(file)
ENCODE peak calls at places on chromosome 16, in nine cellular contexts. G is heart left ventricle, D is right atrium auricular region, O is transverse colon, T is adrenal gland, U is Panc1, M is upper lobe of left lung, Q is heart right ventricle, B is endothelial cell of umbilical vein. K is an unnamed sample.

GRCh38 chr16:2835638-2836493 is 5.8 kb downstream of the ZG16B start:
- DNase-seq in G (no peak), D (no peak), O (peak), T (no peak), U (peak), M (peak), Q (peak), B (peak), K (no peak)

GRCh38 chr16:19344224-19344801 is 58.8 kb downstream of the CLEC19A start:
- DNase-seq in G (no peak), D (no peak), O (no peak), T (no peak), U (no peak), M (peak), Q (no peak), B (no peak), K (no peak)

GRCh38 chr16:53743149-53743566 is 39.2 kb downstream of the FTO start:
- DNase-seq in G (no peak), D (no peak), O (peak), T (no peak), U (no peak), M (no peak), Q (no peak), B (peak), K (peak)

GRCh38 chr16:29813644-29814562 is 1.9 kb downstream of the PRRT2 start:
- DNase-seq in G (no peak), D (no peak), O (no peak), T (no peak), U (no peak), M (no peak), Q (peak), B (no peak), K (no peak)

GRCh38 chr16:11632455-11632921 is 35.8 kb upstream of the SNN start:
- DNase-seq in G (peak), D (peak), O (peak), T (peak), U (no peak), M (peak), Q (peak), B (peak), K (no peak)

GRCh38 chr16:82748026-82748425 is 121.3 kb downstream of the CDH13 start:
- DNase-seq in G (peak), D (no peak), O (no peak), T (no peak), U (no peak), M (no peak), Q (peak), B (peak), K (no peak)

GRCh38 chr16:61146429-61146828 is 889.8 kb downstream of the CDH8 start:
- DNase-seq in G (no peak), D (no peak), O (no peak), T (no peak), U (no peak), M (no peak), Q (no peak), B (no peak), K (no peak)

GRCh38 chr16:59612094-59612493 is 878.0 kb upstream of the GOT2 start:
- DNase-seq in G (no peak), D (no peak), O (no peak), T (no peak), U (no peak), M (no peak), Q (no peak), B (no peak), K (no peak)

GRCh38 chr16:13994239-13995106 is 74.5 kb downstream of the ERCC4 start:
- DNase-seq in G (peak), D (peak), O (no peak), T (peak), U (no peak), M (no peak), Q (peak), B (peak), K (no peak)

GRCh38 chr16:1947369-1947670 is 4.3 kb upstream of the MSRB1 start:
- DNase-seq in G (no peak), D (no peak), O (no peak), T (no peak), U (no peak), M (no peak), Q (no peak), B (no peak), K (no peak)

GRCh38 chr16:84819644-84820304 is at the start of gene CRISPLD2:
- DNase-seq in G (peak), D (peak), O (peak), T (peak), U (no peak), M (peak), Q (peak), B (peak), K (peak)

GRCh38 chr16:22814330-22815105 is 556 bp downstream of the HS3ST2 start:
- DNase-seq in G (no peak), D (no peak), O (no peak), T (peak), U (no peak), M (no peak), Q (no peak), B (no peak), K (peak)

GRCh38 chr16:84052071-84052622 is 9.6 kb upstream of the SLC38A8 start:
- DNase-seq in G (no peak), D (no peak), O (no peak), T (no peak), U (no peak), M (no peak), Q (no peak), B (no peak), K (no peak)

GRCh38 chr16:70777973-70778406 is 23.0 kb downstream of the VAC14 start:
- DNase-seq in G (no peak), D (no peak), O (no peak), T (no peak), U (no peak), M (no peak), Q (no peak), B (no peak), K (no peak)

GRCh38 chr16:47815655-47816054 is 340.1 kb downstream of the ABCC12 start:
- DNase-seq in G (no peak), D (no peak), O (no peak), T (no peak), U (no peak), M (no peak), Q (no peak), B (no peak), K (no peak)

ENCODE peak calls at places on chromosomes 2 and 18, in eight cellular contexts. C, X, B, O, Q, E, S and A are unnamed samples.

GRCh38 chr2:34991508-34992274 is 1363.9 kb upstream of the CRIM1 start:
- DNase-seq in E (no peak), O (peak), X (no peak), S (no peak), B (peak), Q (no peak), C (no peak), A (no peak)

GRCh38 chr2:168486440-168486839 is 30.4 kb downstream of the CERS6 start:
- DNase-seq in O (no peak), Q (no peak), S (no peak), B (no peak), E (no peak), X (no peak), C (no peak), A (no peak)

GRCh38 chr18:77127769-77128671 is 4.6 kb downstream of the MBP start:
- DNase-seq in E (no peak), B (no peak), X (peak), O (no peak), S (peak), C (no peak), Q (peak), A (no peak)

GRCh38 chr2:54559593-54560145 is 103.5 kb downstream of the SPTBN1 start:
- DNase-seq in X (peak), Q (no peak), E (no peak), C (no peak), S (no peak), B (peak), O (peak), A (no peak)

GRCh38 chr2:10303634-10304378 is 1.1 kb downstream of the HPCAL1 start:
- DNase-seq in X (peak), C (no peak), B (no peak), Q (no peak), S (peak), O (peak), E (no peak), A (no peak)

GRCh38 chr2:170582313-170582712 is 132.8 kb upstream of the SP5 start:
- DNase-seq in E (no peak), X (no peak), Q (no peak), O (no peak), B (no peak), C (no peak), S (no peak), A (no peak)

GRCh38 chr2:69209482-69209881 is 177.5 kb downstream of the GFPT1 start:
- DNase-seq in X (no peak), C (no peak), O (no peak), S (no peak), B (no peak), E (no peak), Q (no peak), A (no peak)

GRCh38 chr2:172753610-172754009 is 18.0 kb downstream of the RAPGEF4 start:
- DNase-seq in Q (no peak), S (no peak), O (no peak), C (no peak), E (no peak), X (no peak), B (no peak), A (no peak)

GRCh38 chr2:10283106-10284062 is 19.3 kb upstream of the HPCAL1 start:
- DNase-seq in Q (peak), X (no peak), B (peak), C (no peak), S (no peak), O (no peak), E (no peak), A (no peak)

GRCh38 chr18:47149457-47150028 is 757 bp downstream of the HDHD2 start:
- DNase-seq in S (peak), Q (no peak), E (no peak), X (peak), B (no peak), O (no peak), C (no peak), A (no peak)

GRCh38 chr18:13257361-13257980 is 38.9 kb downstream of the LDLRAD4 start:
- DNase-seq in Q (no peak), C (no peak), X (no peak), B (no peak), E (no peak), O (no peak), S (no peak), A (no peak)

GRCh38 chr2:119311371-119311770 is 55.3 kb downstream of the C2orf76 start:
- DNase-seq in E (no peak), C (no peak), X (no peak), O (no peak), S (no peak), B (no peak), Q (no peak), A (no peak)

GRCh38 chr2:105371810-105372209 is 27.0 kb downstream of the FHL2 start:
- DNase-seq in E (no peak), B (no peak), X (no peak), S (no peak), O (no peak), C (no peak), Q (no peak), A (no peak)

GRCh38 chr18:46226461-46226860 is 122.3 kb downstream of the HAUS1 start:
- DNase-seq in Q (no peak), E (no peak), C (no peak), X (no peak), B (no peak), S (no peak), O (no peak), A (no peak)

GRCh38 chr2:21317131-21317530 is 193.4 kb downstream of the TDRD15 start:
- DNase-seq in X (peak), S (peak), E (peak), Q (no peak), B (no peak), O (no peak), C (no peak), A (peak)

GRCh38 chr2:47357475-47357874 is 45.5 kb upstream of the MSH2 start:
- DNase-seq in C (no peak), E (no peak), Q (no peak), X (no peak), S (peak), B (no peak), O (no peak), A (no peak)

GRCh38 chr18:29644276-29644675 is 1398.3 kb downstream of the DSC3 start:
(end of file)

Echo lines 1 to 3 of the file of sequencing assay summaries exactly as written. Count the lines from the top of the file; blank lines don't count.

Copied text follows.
ENCODE peak calls at places on chromosome 16, in nine cellular contexts. G is heart left ventricle, D is right atrium auricular region, O is transverse colon, T is adrenal gland, U is Panc1, M is upper lobe of left lung, Q is heart right ventricle, B is endothelial cell of umbilical vein. K is an unnamed sample.

GRCh38 chr16:2835638-2836493 is 5.8 kb downstream of the ZG16B start:
- DNase-seq in G (no peak), D (no peak), O (peak), T (no peak), U (peak), M (peak), Q (peak), B (peak), K (no peak)